…because we want to know that if we dance around for an hour we are going to lose [weight]. We are going to burn this many calories and we are going to lose this much weight and you know, that’s why I go. I would bet that’s why 90% of the people go. That’s why I would go into exercise classes because I thought it would get rid of my stomach. – Natalie[vii]
Become a role model for health. It’s no secret that the fitness industry is built on the promise of a “better” body. Promises of weight loss, firmer arms, and leaner muscles permeate almost all messages of fitness. This is most evident when you “Google” images for “fitness” and for “health”. The differences are not only obvious but may be frustrating for those fitness leaders who don’t represent the “fit” stereotype.
For many novice participants, the primary motive of group fitness participation is weight loss or related physical changes. Unfortunately, when these expectations are not met, discouragement chips away at motivation and the chance of exercise drop out increases.[viii] A focus on health (and exercise enjoyment) rather than weight or physique may enhance the adherence to exercise. A fitness leader who attends to the health benefits of the exercises and less on changing the look of thighs, butts, and abs will not only help to shift the focus to health, but keep participants coming back.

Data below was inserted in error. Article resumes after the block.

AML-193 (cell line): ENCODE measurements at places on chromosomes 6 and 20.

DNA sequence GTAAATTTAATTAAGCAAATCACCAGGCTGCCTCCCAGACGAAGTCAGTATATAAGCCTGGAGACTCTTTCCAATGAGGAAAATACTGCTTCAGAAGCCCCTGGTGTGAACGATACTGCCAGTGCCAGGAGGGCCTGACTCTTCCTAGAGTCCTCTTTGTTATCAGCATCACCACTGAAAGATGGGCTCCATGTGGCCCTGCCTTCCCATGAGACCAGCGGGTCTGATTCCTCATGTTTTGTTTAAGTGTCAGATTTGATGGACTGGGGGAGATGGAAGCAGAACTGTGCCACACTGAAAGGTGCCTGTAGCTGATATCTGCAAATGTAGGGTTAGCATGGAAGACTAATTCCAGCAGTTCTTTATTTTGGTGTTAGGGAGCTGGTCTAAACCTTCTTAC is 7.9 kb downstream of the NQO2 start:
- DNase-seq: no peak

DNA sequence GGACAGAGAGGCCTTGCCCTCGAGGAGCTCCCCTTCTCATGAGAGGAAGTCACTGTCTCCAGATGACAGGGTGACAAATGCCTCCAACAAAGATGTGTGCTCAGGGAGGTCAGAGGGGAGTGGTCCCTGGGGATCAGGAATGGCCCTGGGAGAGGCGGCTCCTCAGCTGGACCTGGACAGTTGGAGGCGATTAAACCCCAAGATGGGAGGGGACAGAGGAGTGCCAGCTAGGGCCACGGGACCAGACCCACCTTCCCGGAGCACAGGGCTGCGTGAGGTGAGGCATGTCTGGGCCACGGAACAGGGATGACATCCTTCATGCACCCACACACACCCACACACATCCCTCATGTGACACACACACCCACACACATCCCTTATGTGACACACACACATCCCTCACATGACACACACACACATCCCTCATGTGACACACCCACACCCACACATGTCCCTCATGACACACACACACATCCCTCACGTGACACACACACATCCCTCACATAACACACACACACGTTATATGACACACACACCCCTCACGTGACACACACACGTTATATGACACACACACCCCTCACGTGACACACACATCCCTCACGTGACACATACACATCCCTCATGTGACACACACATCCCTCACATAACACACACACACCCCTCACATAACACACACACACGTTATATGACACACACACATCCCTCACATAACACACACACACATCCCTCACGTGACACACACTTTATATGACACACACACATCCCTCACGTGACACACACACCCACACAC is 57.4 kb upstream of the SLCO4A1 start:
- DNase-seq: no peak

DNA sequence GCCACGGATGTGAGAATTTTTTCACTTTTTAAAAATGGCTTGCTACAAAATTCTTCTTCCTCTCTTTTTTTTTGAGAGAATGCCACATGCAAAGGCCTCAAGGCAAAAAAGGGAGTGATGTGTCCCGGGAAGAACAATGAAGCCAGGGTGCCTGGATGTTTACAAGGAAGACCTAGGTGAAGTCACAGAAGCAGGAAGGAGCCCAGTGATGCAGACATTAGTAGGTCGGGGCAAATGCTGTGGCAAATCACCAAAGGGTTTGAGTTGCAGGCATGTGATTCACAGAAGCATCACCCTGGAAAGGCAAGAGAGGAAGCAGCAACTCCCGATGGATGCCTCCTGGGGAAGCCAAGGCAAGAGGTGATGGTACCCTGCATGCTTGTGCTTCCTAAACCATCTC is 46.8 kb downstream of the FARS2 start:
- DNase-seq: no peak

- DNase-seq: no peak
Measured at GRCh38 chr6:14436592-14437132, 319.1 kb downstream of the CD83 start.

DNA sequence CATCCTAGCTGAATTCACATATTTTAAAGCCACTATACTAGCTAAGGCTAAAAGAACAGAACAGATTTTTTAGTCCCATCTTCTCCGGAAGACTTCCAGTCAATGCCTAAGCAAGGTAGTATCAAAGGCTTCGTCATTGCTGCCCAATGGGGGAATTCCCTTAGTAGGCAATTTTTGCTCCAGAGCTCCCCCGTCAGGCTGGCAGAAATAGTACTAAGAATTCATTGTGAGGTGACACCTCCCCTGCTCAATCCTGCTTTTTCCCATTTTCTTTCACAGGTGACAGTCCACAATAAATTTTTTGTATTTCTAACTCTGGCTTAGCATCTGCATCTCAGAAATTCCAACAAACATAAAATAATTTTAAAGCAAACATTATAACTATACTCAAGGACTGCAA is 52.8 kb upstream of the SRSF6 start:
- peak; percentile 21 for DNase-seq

There is no shortage of research to suggest that exercising in a group is one of the most influential factors to life long exercise adherence.[ix] Group fitness can be an inspiring experience if the setting is welcoming, enjoyable, and socially connected. It is important, however, to consider your attire, language, and personal beliefs when leading the inactive through activity. It is only through inclusive leadership that the goal of active communities will be realized. By examining our cultural practices and their influences, we may be more effective agents of change, role models of health, and leaders of community physical activity participation.
Author: Kathi Cameron, MA, BCRPA TFL
Kathi has been a group fitness leader for over 20 years. She is a writer and speaker on health and behaviour change, a sessional lecturer with the University of Victoria, and co-author of “Leading to Life Long Exercise”. For more information, you may contact her at 250.339.8211 or email email@example.com.
[i] Cameron, K., Wharf-Higgins, J., & Lauzon, L. (2008). Leading to Life Long Exercise; What can group exercise participants tell us about exercise leadership? VDM Verlag: Germany.
[ii] Soanes, C. (Ed.). Oxford English Dictionary. New York: Oxford University Press.
[iii] Treasure, D., Lox, C., Lawton, B. (1998). Determinants of Physical Activity in a Sedentary, Obese Female Population. Journal of Sport & Exercise Psychology, 20, 1-11.
[iv] Cameron, K., Wharf-Higgins, J., & Lauzon, L. (2008). Leading to Life Long Exercise; What can group exercise participants tell us about exercise leadership? VDM Verlag: Germany.
[v] Cameron, K., Wharf-Higgins, J., & Lauzon, L. (2008). Leading to Life Long Exercise; What can group exercise participants tell us about exercise leadership? VDM Verlag: Germany.
[vi] Carron, A., Hausenblas, H., & Mack, D. (1996). Social influence and exercise: A meta-analysis. Journal of Sport & Exercise Psychology, 18, 1-16.
[vii] Cameron, K., Wharf-Higgins, J., & Lauzon, L. (2008). Leading to Life Long Exercise; What can group exercise participants tell us about exercise leadership? VDM Verlag: Germany
[viii] Crossley, N. (2006). In the Gym: Motives, Meaning and Moral Careers. Body & Society, 12, 23-50.
[ix] Belton, L., Fernandez, L., Henriquez-Roldan, C., & DeVellis, B. (2000). Social Support and Health Behavior Among blue-collar Woman Workers. American Journal of Health Behavior, 24, 1087-3244.